I am currently involved in a couple of projects which I’d consider being sandbox projects. Not sandbox in a way that these projects aren’t mature or professional. No. When I say sandbox I mean it in it’s very original way.
You set-up a wooden frame, put sand in it – and make it accessible.
You don’t define any outcome, it’s an open process.
No projects are pre-defined.
You just provide and facilitate the set-up.
And let the things which are going to happen emerge.
Maybe you adjust a bit here and here.
Some little nudges at the frameset … But that’s it.
Maybe an expression which comes close to it is Tim o’Reilly’s usage of the word platform. When Tim speaks about government as a platform he is e.g. talking about open data provided by the government – free of use for anyone. Citizen, companies, institutions – everyone can use the data the way they want it and the way they need it – within a clearly defined frame (legal, technical, economical, social). This way government doesn’t have to think about all the thousands and thousands of possibilities the data could be used – it simply will be used when there is a problem for which it provides a solution. This way government fosters innovation and participation. It enables others to built on government’s work and by doing so its impact is multiplied. Things emerge. Just like inside a sandbox.
Besides the sandbox that I’ve created by my own – Janwar Castle, the first learning camp with a skateboarding park in its core in rural India – I am working on three completely different sandbox projects. One is an open data project in Delhi, aiming to set-up an open data platform which provides realiable data about the air quality in India’s capital. It’s said that it is among the worst in the world, if not the worst. It’s planned as a joint venture of citizenery, companies (Indian and Chinese – and this before Modi went there;-) and government. The data will be provided for free and anyone is invited to make the best out of it – whether it is to build applications, to change habits or whether it is to pass appropriate laws.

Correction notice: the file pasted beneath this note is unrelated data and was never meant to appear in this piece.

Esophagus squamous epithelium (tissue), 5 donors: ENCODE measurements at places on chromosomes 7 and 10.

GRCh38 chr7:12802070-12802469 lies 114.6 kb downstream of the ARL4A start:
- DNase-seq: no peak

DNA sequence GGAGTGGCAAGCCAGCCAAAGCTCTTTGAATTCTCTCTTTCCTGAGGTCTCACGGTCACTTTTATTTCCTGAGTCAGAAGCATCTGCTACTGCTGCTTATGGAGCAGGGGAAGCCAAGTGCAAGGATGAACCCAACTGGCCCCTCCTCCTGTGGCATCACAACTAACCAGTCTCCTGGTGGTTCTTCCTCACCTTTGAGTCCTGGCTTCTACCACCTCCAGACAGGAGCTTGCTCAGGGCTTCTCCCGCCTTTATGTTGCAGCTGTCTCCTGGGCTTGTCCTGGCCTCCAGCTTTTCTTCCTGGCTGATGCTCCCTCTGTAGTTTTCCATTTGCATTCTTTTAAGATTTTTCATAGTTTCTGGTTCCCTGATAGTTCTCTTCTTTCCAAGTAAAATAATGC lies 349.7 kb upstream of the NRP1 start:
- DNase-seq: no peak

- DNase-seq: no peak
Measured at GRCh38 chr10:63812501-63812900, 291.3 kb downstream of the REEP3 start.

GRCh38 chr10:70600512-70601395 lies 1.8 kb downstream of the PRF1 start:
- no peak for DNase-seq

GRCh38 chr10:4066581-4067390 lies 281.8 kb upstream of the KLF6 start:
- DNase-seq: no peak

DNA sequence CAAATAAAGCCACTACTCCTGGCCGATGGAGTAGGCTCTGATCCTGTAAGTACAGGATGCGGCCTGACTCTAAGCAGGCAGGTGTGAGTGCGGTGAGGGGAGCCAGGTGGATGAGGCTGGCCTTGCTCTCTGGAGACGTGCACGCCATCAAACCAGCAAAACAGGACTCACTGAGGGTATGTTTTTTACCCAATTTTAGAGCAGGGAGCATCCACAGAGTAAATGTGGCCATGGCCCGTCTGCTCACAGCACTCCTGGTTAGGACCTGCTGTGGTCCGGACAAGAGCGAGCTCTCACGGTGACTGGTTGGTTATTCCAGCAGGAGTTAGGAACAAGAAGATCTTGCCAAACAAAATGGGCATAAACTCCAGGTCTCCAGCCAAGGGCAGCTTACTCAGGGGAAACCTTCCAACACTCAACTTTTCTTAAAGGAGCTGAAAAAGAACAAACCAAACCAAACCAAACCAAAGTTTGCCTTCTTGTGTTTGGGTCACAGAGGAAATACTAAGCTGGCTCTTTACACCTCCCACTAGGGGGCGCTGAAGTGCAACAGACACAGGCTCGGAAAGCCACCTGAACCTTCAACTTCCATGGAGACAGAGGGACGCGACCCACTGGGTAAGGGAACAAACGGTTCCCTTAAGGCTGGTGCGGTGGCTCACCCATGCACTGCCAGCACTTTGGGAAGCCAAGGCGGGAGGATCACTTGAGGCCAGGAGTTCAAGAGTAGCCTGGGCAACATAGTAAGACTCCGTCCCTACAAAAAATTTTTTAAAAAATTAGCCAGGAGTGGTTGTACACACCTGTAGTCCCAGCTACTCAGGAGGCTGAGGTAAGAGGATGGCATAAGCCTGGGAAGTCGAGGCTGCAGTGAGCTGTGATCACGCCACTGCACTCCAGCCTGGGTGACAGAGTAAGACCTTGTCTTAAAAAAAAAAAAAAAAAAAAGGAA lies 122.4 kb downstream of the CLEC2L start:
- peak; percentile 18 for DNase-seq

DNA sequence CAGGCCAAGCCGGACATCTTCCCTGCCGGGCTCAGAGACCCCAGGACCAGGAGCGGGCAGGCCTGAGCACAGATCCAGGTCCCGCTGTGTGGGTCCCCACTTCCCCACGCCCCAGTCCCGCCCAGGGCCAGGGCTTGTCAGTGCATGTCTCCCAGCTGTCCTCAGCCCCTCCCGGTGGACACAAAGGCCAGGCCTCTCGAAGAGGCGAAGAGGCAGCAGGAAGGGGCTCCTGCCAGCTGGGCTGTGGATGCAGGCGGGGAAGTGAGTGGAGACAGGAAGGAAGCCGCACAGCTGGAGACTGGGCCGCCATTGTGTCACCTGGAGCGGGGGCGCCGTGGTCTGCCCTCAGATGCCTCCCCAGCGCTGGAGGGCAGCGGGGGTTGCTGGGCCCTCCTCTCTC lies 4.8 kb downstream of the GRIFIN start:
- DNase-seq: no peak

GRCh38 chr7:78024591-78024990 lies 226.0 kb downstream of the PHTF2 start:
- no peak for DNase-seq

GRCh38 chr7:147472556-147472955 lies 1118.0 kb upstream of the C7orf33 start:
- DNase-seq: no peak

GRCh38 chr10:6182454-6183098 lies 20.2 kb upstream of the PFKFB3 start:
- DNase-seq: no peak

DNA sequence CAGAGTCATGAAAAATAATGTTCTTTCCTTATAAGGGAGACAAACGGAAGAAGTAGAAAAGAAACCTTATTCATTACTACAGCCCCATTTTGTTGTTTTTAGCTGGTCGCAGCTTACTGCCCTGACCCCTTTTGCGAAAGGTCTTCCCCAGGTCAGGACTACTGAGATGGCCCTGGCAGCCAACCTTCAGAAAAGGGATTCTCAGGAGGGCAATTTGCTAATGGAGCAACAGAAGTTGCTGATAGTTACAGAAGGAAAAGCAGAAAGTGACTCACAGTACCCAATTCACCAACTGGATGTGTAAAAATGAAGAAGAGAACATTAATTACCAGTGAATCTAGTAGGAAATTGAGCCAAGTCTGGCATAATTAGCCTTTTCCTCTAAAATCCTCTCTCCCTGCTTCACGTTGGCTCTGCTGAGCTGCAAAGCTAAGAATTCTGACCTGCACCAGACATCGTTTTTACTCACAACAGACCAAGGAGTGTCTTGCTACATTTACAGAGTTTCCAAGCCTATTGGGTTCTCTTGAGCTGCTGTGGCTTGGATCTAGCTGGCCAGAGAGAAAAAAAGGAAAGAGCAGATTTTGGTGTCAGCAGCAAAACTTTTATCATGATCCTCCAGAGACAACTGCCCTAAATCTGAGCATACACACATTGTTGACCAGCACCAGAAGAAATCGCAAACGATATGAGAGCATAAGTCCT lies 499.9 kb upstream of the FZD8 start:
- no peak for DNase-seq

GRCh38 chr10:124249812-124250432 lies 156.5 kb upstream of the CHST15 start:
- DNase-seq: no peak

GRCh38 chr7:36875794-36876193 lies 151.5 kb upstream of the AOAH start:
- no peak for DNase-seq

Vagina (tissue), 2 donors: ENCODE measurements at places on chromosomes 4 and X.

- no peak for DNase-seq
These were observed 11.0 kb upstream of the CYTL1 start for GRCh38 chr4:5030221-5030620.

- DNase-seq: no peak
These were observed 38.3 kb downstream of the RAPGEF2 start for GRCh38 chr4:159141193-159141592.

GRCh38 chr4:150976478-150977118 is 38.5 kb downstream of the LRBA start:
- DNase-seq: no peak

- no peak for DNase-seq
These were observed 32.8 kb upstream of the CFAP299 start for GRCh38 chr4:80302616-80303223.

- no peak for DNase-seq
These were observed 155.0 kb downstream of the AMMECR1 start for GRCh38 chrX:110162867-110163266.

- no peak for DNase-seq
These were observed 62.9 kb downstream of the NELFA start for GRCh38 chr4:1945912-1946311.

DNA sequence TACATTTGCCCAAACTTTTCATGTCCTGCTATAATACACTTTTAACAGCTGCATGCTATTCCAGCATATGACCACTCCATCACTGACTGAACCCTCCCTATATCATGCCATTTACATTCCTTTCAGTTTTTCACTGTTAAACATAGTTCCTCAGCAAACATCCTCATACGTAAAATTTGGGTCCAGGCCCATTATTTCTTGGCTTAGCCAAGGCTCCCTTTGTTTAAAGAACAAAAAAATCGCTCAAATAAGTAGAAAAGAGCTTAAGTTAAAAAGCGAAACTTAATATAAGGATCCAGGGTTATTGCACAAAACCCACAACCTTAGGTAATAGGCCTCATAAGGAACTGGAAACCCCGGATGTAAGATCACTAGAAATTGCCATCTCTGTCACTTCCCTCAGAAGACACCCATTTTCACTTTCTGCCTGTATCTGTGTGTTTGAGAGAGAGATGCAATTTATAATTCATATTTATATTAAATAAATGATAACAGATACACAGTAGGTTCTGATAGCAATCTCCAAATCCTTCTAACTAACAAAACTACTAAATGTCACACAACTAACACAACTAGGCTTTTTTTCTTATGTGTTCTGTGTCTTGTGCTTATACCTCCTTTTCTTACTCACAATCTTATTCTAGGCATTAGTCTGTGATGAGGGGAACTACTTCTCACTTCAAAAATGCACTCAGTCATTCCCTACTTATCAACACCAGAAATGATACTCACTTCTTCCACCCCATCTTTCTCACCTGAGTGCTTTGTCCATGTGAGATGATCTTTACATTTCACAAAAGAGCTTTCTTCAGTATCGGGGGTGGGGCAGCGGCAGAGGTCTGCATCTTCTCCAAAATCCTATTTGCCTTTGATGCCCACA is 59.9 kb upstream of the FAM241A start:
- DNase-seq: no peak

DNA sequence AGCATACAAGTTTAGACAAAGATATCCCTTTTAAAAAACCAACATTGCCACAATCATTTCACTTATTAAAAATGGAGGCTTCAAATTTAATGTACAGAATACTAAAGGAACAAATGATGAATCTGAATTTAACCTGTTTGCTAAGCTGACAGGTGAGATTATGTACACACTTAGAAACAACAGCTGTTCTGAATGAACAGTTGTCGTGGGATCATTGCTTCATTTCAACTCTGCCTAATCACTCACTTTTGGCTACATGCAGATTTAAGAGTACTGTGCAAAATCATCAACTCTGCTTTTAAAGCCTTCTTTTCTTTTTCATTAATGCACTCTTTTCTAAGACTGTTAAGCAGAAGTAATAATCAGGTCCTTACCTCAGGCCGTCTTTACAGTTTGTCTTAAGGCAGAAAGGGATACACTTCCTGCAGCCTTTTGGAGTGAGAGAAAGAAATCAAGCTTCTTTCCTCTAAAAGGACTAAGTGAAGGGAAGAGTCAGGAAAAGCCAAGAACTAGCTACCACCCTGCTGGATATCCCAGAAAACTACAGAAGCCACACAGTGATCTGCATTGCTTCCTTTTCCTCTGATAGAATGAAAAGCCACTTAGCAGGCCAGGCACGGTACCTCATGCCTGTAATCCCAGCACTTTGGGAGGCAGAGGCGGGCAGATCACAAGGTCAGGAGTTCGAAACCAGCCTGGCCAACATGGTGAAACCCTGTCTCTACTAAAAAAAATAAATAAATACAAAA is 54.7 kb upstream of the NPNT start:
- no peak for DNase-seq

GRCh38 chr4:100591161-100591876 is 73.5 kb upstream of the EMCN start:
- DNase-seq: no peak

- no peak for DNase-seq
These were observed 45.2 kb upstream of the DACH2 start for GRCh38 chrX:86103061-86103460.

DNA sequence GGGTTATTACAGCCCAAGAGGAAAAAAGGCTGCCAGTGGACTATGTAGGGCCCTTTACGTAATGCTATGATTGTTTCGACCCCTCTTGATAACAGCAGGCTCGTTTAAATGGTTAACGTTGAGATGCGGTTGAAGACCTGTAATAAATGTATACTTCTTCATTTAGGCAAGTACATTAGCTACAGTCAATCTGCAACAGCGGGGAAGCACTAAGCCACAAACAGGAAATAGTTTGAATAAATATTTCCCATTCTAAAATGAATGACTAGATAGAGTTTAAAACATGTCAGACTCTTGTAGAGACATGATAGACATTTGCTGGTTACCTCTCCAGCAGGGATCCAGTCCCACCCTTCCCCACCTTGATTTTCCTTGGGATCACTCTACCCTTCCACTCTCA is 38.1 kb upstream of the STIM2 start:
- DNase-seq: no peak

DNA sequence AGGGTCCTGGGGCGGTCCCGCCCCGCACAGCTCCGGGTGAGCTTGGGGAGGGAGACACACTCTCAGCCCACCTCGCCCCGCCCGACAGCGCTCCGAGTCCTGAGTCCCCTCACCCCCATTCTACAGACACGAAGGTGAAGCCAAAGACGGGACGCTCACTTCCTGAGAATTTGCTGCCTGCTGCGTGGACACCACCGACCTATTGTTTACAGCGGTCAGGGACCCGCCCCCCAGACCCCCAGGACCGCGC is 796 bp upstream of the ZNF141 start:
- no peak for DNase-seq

The second one is Mindkiss – a different way to present and deal with art. I’ve just written about it here. It’s basically a new modell for art and culture – an open process during which certain projects evolve.
And the third one is the sandbox Kumbhathon – one of my favourites;-) I’ve been following this endevour since its beginning at inkTALKS in Kochin two and a half years ago and I participated actively in the last workshop held in Nashik in January 2015. I was mentoring the students. For me this is a very interesting platform for many reasons:
- It aims to find solutions for a real world problem: How to handle a city and deal with the issue that 30 million people come in.
- It brings together various stakeholders: city officilas, companies (local and multi-nationals), external institutions, citizens and students from all over India.
- It’s an open process within a given frame.
- The MIT Media Lab brings in new methods to innovate and to co-create solutions.
In this sense the Kumbhathon is truly a sandbox out of which many things will emerge. We’ve already seen new applications and products solving Kumha Mela problems (housing, mapping, infrastructure); I am sure we will see more. The people involved are embracing this new way of solution finding – so it will last and stay in Nashik. Meaning there is an impact on this level as well. And – for me the most important thing – the locals and more than anyone else the local youth has understood, that they themselves can deal and handle the upcoming problems and provide adequate solutions. The process so far was all about enabling, encouraging and co-creating for Kumbha Mela.
As a long term outcome I expect this process to become a role model for an innovation center with multiple stakeholders committed to solve social problems. So it’s not so much about running very specific projects; it is much more about how to drive innovation and how to find solutions for existing problems in a collaborative way.
And it makes me very happy and shows a lot of respect for our work in Panna that Ramesh Raskar, one of the initiators of the Kumbhathon and professor at the MIT Media Lab asked me to set-up a “little Panna-Park” (a small Janwar Castle) during Kumbha Mela.
So there are many reasons to look forward to the next Kumbhathon gathering in late June/ early July in Nashik!